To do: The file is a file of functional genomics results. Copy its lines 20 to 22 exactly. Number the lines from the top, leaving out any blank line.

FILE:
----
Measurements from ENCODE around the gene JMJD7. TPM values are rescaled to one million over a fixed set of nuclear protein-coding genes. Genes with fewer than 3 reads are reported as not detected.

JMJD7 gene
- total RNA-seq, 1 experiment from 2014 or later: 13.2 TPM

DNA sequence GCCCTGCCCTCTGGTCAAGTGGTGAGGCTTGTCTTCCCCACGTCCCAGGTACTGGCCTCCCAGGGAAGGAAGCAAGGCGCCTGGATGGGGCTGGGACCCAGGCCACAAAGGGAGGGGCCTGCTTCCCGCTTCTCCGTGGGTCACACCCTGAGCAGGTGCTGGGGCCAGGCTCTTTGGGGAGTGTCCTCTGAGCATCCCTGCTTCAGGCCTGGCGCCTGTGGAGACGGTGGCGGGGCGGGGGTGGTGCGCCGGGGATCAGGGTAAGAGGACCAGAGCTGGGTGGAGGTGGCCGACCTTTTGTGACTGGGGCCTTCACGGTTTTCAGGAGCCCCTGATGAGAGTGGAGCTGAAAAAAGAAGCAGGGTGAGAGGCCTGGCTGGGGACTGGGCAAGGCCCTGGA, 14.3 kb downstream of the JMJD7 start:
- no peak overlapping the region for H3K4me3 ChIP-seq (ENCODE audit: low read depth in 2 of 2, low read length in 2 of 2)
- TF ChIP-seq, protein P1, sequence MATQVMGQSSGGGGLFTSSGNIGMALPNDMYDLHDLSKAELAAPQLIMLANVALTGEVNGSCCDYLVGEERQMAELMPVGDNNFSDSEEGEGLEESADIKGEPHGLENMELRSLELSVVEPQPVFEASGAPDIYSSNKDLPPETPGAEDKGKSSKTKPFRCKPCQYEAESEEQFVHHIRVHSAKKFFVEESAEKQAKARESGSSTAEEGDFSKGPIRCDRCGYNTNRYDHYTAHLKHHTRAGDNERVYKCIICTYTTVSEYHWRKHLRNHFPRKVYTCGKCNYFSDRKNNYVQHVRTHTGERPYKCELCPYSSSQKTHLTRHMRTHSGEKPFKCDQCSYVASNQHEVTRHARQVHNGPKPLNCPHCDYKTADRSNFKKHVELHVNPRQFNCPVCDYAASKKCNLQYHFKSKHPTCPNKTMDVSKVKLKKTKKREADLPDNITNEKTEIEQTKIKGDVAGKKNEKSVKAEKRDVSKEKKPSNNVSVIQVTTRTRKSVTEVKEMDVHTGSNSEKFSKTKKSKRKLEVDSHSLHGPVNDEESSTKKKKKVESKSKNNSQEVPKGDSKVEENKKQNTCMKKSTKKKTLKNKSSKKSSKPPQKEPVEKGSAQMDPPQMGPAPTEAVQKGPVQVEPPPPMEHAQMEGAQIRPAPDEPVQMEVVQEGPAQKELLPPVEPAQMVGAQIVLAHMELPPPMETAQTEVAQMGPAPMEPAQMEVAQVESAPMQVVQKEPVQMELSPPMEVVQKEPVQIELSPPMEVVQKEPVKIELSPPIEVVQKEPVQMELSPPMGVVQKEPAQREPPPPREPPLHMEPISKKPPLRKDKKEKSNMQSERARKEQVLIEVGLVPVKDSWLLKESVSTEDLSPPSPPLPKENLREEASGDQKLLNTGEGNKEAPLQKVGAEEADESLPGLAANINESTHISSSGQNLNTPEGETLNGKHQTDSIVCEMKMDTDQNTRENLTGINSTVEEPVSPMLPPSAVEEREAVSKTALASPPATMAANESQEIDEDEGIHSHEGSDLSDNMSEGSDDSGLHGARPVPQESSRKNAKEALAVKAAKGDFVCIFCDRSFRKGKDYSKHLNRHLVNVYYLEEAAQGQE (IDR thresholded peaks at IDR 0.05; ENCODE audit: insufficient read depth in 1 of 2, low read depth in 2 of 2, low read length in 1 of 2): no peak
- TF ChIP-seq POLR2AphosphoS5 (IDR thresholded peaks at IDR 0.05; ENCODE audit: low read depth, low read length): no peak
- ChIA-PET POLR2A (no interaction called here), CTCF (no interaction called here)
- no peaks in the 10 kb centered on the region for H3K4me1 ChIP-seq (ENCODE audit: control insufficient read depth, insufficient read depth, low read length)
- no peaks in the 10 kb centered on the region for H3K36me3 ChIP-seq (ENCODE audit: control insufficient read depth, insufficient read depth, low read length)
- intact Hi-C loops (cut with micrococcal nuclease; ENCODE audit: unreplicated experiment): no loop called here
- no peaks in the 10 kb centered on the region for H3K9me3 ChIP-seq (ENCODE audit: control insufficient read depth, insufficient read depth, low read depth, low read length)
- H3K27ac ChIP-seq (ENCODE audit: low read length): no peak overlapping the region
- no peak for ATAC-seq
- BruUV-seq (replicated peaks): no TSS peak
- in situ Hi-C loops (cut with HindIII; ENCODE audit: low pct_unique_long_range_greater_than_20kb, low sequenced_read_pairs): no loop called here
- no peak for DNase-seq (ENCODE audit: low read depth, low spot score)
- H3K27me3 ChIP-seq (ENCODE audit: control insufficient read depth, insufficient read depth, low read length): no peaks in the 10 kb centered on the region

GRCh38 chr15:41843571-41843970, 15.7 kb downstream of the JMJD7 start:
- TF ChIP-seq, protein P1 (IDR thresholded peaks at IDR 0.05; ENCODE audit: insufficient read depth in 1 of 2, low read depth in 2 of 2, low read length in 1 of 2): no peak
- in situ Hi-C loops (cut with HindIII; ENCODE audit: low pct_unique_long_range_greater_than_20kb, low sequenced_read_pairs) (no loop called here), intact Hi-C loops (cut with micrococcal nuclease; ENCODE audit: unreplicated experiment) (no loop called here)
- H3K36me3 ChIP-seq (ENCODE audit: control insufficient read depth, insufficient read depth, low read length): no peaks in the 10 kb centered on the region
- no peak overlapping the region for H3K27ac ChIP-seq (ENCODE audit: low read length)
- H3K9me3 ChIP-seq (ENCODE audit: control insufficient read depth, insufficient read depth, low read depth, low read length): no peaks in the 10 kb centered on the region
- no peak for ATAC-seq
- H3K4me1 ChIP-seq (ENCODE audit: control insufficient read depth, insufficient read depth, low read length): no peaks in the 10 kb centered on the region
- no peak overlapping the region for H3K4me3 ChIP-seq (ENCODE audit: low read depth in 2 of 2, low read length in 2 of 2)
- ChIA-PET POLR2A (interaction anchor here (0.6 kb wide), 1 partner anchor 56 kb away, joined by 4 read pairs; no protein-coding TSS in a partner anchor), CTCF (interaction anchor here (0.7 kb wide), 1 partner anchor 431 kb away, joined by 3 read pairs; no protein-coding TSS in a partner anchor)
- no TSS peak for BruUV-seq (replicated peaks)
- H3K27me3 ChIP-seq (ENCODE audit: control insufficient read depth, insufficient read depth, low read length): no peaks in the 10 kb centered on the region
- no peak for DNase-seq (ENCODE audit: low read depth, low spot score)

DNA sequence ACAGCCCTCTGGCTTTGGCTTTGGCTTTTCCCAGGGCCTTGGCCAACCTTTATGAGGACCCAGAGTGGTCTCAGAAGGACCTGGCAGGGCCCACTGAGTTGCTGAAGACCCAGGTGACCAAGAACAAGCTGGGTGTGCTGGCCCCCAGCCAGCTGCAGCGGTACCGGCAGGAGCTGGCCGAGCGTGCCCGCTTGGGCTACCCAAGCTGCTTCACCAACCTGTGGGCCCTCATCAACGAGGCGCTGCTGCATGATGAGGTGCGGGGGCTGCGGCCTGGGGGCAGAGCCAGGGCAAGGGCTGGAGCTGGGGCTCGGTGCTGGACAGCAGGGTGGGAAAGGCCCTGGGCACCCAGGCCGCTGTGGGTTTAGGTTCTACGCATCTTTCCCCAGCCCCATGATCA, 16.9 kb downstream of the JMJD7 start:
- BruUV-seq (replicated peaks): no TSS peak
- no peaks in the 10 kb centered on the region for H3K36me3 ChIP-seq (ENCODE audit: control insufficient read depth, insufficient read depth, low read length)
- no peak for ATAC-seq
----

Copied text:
- TF ChIP-seq, protein P1 (IDR thresholded peaks at IDR 0.05; ENCODE audit: insufficient read depth in 1 of 2, low read depth in 2 of 2, low read length in 1 of 2): no peak
- in situ Hi-C loops (cut with HindIII; ENCODE audit: low pct_unique_long_range_greater_than_20kb, low sequenced_read_pairs) (no loop called here), intact Hi-C loops (cut with micrococcal nuclease; ENCODE audit: unreplicated experiment) (no loop called here)
- H3K36me3 ChIP-seq (ENCODE audit: control insufficient read depth, insufficient read depth, low read length): no peaks in the 10 kb centered on the region